© Ahn Young-joon / AP South Korean students holding umbrellas go home amid fears that the rain may contain radioactive materials from the crippled nuclear reactors in Japan at Midong elementary school in Seoul, South Korea, on Thursday.
Dozens of schools in South Korea closed Thursday amid concerns about radioactive fallout from Japan's nuclear disaster.

Classes were canceled or shortened at more than 150 schools as rain fell across the country.

Authorities said radiation levels in the rain posed no health threat.

However, school boards across the country - Japan's closest neighbor - advised principals to use their discretion in scrapping outdoor activities to address concerns among parents, an education official said.

"We've sent out an official communication today that schools should try to refrain from outdoor activities," the official added.

Many Koreans donned face masks and streets near schools in Seoul were more congested than usual as parents drove children to work rather than let them walk.

"We are geographically closer to Japan than others like the United States or Europe," South Korean President Lee Myung-bak said. "People are bound to be more worried."

China's health ministry also said traces of radioactivity in spinach had been found in three provinces. Earlier this week, India banned Japanese food imports for three months.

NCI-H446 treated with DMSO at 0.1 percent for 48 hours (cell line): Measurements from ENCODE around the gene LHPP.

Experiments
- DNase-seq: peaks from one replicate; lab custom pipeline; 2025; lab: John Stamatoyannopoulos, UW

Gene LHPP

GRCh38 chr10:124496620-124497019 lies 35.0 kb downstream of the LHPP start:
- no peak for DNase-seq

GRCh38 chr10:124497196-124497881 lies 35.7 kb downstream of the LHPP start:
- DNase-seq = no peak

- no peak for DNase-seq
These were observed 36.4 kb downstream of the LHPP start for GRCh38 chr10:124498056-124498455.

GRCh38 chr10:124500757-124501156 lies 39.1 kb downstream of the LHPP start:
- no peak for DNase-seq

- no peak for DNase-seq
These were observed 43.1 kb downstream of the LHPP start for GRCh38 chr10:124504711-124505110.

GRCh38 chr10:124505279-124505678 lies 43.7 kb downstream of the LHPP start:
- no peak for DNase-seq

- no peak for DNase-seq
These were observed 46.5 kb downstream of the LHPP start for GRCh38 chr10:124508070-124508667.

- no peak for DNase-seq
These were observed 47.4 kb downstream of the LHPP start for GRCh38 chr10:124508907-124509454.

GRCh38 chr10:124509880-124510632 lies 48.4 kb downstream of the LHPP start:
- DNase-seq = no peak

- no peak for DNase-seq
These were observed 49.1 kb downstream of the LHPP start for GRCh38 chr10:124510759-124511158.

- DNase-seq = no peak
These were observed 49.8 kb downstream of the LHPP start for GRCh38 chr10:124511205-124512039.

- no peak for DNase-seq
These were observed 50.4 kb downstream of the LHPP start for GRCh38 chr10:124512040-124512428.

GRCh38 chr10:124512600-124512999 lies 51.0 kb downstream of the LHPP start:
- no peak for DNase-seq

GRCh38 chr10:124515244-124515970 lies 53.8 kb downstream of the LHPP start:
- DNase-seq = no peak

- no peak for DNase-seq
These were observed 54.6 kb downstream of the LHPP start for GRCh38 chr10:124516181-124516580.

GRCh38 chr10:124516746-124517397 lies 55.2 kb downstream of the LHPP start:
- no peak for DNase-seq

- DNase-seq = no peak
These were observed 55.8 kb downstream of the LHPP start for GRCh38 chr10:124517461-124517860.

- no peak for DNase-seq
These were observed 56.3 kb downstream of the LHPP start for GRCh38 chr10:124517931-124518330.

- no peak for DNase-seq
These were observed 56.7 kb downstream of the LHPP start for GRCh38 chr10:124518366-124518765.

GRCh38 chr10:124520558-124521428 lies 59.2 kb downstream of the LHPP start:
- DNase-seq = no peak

Recent progress at the Fukushima Dai-ichi plant - which was damaged by a March 11 tsunami - appears to have slowed the release of radiation into the ocean. This week, technicians there plugged a crack that had been gushing contaminated water into the Pacific. Radiation levels in waters off the coast have fallen dramatically since then.

Operator Tokyo Electric Power Co (TEPCO) said the chances of a repeat of the gas explosions that ripped through two reactors in the first days of the disaster were "extremely small."

'Not out of the woods yet'

But as engineers battle multiple crises - some the result of efforts to try to cool reactors - officials admit it could take months to bring the reactors under control and years to clear up the toxic mess left behind at the plant 150 miles north of Tokyo.

"Data shows the reactors are in a stable condition, but we are not out of the woods yet," Chief Cabinet Secretary Yukio Edano told reporters.

The government has already set up a 12-mile exclusion zone around the plant, banned fishing along much of the northeast coast and set up evacuation centers for the tens of thousands forced to leave their homes following the crisis.

Nuclear safety experts have said that radiation leaking into the air and water from the crippled site do not pose a health threat outside the evacuation zone.

An estimated 28,000 people were killed or are missing following the disaster.